In the cult classic Groundhog Day, Bill Murray’s character Phil keeps reliving the same day over and over until he gets it right. Yesterday, Yahoo CEO Marissa Mayer announced yet another lousy quarter and I think her third strategic plan. Yesterday was Groundhog Day. Coincidence?
On its face, it’s hard to imagine how a movie with such a mind-numbingly repetitive theme could have held anyone’s interest, but Harold Ramis’s brilliant screenplay and directing made it work. Too bad he wasn’t around to script yet another horrendous Yahoo earnings call.
Don’t get me wrong. For the past three and a half years, Mayer has shown herself to be every bit as stubborn and resilient as Phil was in the movie. Getting knocked down quarter after quarter and bouncing right back each time to do it all over again. But it is getting old. Apparently, it’s getting old for Yahoo’s board, too.
We’ll get to Mayer’s plan in a minute, but the highlight of the call was the announcement that Yahoo would consider strategic options, aka, selling the company. Finally, the board, minus Charles Schwab who resigned yesterday, had the good sense to pull out all the stops and put an end to the madness. Now that’s something to Yahoo! about.
The new strategic plan refocuses on three global platforms (search, mail and Tumblr), four verticals (news, sports, finance and lifestyle) in key geographies, and revenue growth via Mayer’s mavens (mobile, video, native and social). Never mind that the strategy is about as clear as mud, or that mavens growth appears to be slowing. Details, details.
The good news, at least for activist investor Starboard Value and potential suitors, is that Yahoo is dressing up its bottom line and balance sheet for sale: cutting non-strategic businesses, selling non-core assets, reducing spending on legacy operations, and laying off 15% of its global workforce.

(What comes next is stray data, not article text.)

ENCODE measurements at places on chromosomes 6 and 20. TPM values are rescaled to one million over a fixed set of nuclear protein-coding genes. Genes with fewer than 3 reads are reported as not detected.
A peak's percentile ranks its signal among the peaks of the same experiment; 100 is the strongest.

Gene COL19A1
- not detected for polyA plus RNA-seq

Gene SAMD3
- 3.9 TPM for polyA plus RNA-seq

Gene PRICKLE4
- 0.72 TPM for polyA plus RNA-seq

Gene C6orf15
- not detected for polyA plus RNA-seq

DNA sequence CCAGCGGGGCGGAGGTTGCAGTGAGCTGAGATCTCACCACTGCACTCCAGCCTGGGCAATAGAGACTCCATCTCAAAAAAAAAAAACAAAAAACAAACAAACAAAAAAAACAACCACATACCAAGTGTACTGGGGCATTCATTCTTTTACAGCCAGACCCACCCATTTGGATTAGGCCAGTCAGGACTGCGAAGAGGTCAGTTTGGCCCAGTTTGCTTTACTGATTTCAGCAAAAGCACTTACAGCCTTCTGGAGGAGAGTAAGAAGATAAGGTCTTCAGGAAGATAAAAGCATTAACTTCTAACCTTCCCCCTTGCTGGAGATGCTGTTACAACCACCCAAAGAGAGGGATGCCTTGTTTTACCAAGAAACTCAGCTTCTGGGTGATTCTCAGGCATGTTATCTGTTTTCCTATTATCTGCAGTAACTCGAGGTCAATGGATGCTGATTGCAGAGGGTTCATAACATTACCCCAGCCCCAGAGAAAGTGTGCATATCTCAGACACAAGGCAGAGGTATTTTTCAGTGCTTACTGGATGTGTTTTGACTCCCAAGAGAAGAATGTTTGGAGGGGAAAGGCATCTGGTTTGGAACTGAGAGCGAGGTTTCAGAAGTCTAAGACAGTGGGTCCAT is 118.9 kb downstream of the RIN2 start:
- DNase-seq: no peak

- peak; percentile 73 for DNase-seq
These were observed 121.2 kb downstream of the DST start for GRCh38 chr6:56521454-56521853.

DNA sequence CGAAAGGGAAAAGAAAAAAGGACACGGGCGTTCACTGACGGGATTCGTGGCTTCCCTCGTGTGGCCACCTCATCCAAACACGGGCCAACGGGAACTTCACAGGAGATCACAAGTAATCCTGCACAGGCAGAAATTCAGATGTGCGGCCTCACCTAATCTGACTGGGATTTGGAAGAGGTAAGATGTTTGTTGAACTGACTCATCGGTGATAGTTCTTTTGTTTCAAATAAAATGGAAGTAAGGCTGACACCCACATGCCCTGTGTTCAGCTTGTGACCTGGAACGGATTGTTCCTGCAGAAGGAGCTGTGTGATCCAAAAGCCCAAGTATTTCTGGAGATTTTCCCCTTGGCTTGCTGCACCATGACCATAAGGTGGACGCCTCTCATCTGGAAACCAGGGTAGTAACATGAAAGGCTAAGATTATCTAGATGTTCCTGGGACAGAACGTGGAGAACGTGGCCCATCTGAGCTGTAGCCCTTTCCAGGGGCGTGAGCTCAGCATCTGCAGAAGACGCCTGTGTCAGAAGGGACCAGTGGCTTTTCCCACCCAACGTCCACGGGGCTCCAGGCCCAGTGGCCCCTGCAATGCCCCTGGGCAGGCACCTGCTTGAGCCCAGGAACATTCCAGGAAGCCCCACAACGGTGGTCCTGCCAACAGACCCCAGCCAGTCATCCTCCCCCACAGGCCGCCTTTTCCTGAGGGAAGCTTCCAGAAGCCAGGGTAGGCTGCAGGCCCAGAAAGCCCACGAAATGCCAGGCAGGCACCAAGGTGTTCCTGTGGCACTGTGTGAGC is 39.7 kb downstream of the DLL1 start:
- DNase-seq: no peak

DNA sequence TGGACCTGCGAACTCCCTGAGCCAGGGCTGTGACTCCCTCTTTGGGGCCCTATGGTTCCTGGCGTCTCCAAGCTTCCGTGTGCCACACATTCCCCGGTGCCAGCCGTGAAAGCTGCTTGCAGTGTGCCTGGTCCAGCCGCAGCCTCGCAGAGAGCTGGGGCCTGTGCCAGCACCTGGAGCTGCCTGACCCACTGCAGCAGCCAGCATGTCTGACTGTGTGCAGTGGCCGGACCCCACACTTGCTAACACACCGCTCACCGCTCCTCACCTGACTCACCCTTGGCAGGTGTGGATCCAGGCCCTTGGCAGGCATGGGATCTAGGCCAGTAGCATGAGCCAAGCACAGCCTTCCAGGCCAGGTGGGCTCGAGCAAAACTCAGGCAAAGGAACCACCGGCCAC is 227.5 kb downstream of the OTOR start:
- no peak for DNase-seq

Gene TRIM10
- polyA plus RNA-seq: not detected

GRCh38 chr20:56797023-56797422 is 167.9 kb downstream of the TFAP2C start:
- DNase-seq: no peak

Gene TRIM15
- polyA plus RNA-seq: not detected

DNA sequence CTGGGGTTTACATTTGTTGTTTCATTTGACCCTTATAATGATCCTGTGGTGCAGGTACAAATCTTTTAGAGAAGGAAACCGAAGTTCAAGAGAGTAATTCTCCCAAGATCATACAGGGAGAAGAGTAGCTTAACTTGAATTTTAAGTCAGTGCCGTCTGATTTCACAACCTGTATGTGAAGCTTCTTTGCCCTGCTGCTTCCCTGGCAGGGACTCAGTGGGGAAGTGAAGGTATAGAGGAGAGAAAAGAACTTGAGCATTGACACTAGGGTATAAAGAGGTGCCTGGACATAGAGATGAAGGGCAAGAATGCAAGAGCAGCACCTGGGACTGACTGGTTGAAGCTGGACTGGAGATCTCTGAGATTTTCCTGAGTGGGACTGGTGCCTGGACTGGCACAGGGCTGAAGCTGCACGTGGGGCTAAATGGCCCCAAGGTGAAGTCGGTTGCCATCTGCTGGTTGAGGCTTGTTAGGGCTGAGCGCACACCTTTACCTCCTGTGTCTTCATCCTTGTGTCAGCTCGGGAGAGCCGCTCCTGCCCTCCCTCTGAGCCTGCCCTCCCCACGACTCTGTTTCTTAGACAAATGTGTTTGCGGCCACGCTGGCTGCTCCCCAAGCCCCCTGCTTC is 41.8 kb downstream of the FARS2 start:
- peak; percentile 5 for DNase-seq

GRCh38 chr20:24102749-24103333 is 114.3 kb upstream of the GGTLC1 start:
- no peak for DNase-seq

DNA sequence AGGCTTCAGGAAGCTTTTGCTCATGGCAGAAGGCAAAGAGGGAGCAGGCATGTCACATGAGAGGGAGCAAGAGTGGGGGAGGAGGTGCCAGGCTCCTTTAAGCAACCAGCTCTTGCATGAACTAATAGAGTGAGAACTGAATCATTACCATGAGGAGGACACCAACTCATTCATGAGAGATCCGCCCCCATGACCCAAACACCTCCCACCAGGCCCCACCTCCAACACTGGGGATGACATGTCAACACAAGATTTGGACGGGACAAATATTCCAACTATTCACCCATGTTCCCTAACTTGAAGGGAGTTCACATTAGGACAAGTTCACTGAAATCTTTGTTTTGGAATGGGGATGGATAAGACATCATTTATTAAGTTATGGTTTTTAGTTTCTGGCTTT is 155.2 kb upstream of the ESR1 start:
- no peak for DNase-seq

The big shocker was a massive $4.5 billion write-off, apparently against the dozens of lousy acquisitions Mayer made while trying to get things right. Never mind that this is what she should have been doing all along: focusing the business, cutting spending and generating cash. That’s the ticket. Too bad she was sort of forced into it.
Some things remain fuzzy, though.
ICYMI, Yahoo has long struggled to determine the best way to unlock shareholder value by separating its stake in Alibaba from its core business. After wasting last year trying to pull off a tax-free spinoff of the Alibaba assets, it finally decided that was too risky, reversed course, and is now planning a reverse spin of its core business.
But on the call, Yahoo CFO Ken Goldman said the reverse spin would likely be taxable after all. Maybe I missed something, but how is that different from executing the original spinoff and letting the IRS decide if it’s tax-free or not? The new plan will take yet another 9 to 12 months to complete.
And one analyst on the call wondered how management would find the bandwidth to pursue three strategic plans at once, namely the restructuring plan, the reverse spin and exploring strategic proposals. Mayer’s response was that the company would focus on executing the restructuring plan, since that creates shareholder value for all the options.
Brilliant, right? Well get this: Nearly a decade ago, Yahoo SVP Brad Garlinghouse penned an internal memo attempting to convince his fellow Yahoos that the company lacked cohesive vision and was spreading itself too thin, like peanut butter on bread. That came to be known as the Peanut Butter Manifesto.
That was five or six CEOs ago; I’ve sort of lost count. And now, after countless acquisitions, product launches, site redesigns, and strategies to unlock shareholder value, Mayer has finally decided to quit throwing spaghetti at Yahoo’s purple walls to see what sticks and come up with a focused strategy that makes some sort of sense.
The irony is, this was the right turnaround strategy all along. But the path to get here was so convoluted and tedious, I think everyone’s too sick and tired to stick around and see how the movie ends. That’s probably why the board is finally open to selling the core business. Enough is enough. It’s time to end the movie.